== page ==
During my quiet time this weekend an unexpected thing happened. I started listening to William Faulker's "Light in August". I listened as a did a few chores and listened as I grocery shopped. I listened as I cooked and I listened as I knit. I became so rapt in the story I couldn't break free. It was like a python had wrapped around me and help me as tightly as it could. There were times I did not breath, as the descriptions of time, place, people, and emotion held me fast. Finally, after hours of listening (around chapter 10) I realized I had to break free. It took all I had to stop the book and come back into my own life. I'll have to wait for another day to resume the story, as it held too tight a grasp on my mind.

Have you read a book lately that held you in its pages?

Check out Ginny's blog. Knitting and reading posts were her idea. You can join along, too.

Wednesdays are for Yarning Along

Eating wasn't the only thing I did over the weekend. There was a fair amount of knitting and reading, although not as much as I'd have like. While I met my goal of reading 80 books this year, I have made little progress on my current choice. It's not for lack of desire, it's lack of time to sit and hold the book in my hands.


The Luminaries is nearly 850 pages, which is going to take some time. I've become enrapt in the story and hope to be finished by months end. Many of the books I read I listening to, which I can do while accomplishing other tasks. Recently I listened to Chris Hadfield narrate his book, An Astronaut's Guide to Life on Earth. If you've not heard of Chris Hadfield you really should watch the video of his performance of David Bowie's Space Oddity. It's worth your time.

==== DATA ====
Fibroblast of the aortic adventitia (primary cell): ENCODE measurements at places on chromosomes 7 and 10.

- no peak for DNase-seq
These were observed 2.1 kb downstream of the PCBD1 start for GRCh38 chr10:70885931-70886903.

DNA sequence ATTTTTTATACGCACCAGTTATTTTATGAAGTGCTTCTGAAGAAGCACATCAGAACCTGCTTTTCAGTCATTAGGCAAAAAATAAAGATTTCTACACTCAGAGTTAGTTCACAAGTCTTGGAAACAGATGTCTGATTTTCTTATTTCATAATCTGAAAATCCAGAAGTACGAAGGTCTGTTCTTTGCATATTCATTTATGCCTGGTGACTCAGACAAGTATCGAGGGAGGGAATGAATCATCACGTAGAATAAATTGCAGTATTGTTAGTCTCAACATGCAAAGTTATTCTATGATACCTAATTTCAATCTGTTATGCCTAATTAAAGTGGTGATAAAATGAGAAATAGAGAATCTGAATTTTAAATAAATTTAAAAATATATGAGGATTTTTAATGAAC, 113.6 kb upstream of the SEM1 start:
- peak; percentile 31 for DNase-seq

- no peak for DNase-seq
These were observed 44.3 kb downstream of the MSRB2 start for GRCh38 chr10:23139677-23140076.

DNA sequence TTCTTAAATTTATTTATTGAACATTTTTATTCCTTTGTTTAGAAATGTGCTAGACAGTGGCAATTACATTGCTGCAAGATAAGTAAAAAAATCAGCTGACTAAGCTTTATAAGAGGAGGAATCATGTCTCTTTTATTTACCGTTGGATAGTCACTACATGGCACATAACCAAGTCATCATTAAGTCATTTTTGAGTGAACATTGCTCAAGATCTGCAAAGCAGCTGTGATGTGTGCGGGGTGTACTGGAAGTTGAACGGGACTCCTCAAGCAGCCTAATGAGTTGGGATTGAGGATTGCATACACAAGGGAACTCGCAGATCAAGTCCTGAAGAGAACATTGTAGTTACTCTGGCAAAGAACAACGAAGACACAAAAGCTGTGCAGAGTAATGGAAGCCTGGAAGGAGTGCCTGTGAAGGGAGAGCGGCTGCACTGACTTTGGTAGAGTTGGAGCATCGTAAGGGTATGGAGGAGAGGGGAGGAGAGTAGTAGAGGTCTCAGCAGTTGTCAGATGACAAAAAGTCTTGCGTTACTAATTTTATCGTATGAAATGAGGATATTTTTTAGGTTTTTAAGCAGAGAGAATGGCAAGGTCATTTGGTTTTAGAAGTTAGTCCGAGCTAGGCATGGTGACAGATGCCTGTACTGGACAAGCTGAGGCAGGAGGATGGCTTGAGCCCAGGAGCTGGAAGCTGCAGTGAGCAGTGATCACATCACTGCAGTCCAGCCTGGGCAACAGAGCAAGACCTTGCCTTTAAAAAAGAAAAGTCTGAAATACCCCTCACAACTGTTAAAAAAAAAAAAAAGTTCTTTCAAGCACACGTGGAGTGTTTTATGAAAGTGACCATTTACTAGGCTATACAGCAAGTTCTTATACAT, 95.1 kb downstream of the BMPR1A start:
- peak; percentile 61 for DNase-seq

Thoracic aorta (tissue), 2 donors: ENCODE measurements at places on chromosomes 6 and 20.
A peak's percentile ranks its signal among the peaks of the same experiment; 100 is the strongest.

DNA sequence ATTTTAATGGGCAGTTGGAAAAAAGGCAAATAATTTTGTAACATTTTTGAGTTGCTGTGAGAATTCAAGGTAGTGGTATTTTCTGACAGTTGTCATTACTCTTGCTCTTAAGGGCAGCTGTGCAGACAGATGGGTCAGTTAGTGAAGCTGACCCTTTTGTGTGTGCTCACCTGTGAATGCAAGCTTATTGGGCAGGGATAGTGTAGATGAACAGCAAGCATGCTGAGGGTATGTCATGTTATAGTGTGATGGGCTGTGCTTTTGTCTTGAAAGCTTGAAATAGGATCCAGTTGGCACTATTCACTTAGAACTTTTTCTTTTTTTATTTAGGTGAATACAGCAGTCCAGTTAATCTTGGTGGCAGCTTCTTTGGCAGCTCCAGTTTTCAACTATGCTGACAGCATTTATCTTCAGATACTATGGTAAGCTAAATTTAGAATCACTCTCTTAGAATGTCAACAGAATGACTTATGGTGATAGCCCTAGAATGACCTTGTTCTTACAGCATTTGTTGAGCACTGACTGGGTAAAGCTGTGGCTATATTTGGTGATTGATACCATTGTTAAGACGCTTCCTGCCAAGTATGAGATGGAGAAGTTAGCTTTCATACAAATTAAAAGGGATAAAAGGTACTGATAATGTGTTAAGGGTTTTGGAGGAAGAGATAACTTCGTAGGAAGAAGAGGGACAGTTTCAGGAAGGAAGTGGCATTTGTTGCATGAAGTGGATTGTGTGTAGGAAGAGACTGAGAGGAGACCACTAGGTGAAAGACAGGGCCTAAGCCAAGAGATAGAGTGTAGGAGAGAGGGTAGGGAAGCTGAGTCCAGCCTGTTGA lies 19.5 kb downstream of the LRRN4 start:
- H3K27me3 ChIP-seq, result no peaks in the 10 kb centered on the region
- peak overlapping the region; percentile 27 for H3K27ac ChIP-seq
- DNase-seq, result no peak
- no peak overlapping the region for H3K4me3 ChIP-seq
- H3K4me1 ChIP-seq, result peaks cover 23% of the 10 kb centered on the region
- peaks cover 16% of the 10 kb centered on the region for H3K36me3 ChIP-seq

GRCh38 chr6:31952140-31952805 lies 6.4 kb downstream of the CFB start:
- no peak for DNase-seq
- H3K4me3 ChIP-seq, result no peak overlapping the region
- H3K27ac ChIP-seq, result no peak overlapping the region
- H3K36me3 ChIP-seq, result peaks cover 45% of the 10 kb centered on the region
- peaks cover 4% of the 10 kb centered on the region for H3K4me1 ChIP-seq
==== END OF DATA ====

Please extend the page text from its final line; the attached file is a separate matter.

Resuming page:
I'm making good progress on Acorn Trail and have just decreased for the armscye. The back will soon be completed and blocked. It's best to check and make sure I'm on the right track. Hopefully, I'll be able to put in more time and complete this sweater before winter is gone. The discontinued Rowan yarn is a deep tweedy red. I find red the hardest of all colors to photograph well and the dark and stormy night did not help matters. So, what are you knitting and reading?

Yarn Along with Ginny

Cap it Off

Remember the Retreat I went to a couple of weeks ago? Since the only thing I had on my needles was Remember When, with its short rows, eyelet rows and picot trim, I felt I needed something much easier to knit. Keeping track of all that was just too much while chatting and laughing (and drinking). When I shared with a friend what my project would be, she was shocked I chose cables. I'm knitting Bray Cap from BT13 with Shelter and I've started the crown shaping. This baby will soon be finished.